Total Earnings: $4,187,197
Michael Cooper never worked for a cutting horse trainer and literally came from nothing. He is from Missouri originally and learned about cutting when he traveled to Arkansas to visit relatives who happened to work for a cutting horse trainer. They offered to let Cooper work a cutting horse and he couldn’t believe what he was feeling. He learned by watching everything he could about cutting and even wore out training dvds.
In 2009 Cooper was second at the NCHA Futurity. In 2011 he made the Futurity Finals on both his horses and placed third and fourth. Cooper highlights those as his most memorable achievements in the sport so far. When Cooper is not training cutting horses he has investment properties, car washes and a gas station that he manages. He said his wife, Jennifer, jokes that he is a double bred Dual Rey.
What is your training philosophy?
“It’s to have a broke horse first of all. If you have a broke horse it doesn’t matter if it [doesn’t make a cutter]. If I start something for one of my customers and it’s broke and I do my due diligence riding this horse, it doesn’t mean it can’t make a good rope horse, team penner or barrel horse or whatever. To me, my philosophy [for any horse] is so anybody can get on it and work it. As far as a cutting horse, I like a big stop and a draw on my horses so I work on that a lot. It’s probably my downfall, the cow a little bit. That’s something I’m going to keep working on.”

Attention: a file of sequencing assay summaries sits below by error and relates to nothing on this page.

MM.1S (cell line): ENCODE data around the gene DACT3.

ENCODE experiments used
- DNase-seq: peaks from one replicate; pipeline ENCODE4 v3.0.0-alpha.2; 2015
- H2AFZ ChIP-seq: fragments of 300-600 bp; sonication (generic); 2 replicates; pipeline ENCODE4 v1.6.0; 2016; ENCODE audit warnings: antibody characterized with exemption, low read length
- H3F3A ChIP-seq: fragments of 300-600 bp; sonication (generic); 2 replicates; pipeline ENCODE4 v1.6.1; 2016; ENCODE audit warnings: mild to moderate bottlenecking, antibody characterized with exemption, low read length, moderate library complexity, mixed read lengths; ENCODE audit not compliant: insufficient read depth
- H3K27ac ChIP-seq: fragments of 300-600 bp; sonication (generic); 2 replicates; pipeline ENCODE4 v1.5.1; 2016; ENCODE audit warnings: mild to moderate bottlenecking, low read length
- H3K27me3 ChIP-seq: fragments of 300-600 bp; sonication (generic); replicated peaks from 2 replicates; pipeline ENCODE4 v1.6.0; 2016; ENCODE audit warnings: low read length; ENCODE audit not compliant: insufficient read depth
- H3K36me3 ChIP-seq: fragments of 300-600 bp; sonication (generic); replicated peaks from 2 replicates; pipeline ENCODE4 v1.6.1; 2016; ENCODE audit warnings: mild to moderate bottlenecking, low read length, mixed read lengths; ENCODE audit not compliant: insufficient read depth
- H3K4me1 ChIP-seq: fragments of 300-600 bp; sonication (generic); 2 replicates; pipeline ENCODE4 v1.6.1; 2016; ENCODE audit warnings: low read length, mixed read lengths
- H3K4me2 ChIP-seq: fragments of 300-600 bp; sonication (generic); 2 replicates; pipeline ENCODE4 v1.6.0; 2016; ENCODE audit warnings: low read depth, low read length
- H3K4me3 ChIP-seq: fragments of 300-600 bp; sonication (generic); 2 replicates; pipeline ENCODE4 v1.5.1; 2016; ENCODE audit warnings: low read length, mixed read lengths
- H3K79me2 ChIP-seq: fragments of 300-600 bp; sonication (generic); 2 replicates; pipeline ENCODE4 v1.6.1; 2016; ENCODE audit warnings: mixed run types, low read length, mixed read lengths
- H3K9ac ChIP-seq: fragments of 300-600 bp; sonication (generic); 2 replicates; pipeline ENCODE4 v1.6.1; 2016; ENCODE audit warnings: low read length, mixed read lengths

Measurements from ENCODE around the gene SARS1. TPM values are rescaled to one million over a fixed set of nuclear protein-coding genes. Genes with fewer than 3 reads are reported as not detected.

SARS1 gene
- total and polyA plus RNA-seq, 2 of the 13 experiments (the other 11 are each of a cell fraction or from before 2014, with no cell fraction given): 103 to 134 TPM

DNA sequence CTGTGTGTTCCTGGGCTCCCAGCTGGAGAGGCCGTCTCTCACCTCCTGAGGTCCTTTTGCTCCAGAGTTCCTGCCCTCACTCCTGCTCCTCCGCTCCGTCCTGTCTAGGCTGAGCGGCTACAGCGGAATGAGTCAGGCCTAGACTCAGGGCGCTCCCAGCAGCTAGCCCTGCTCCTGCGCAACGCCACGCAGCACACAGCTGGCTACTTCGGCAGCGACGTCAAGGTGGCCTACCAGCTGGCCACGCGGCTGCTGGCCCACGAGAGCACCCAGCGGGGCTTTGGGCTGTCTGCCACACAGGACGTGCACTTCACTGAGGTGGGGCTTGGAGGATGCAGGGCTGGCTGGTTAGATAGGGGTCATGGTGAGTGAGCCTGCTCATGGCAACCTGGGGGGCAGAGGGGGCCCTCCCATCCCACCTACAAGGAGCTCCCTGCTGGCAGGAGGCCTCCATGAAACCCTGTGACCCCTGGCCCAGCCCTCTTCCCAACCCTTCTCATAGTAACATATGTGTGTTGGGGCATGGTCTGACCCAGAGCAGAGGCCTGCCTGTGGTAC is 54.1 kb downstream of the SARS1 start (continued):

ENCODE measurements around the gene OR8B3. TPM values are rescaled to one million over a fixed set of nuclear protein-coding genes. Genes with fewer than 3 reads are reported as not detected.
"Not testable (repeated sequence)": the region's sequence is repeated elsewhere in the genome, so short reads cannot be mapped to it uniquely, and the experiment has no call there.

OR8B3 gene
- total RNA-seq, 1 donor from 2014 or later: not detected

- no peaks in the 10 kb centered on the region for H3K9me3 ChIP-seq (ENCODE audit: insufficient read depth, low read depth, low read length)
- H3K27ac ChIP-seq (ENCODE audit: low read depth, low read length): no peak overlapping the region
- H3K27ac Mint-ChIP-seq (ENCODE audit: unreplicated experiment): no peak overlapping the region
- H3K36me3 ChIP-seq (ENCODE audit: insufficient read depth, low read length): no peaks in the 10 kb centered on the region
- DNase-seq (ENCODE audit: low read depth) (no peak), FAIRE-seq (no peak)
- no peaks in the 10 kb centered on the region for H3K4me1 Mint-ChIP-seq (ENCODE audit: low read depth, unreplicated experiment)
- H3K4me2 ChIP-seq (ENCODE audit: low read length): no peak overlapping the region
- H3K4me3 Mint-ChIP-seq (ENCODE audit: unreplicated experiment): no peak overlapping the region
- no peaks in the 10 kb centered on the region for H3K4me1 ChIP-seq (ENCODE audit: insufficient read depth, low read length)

What have you learned or adjusted in your program in the past year?
“To not do too much to where any amateur or non-pro can get on your horse. I don’t want to do too much. Just keep it simple. [I try not to make it about] what I think needs to be done [rather] analyze what the horse needs and be a horseman with every horse as far as adapting to their capability. It’s like being a glorified school teacher. Each kid is different so we have to take it with a grain of salt when we’re [teaching] a horse. Everyone has a different temperament and everyone has a different way of learning. We need to be horseman enough to bring that out.”
What inspires you?
“When you had to fight as a kid just live and make it, you fight the rest of your life. My why getting up every day is to know my family will have a better life than I had because of the way we grew up… That means getting up as early as it takes or working as late as it takes to get the job done for every person that has a horse in training with us.”
How do you define feel?
“Cows have bubbles like people that want to hug all the time and people that don’t want to hug. They have bubbles like we do so you have to ease around all that. The same way with a horse you have a hot horse that’s going all the time and you have a horse that’s laid back that needs a poke to get off the couch, shut the tv off, put the potato chips up and get to work. You can develop the work ethic on some of them but either they want to be a winner or they don’t.”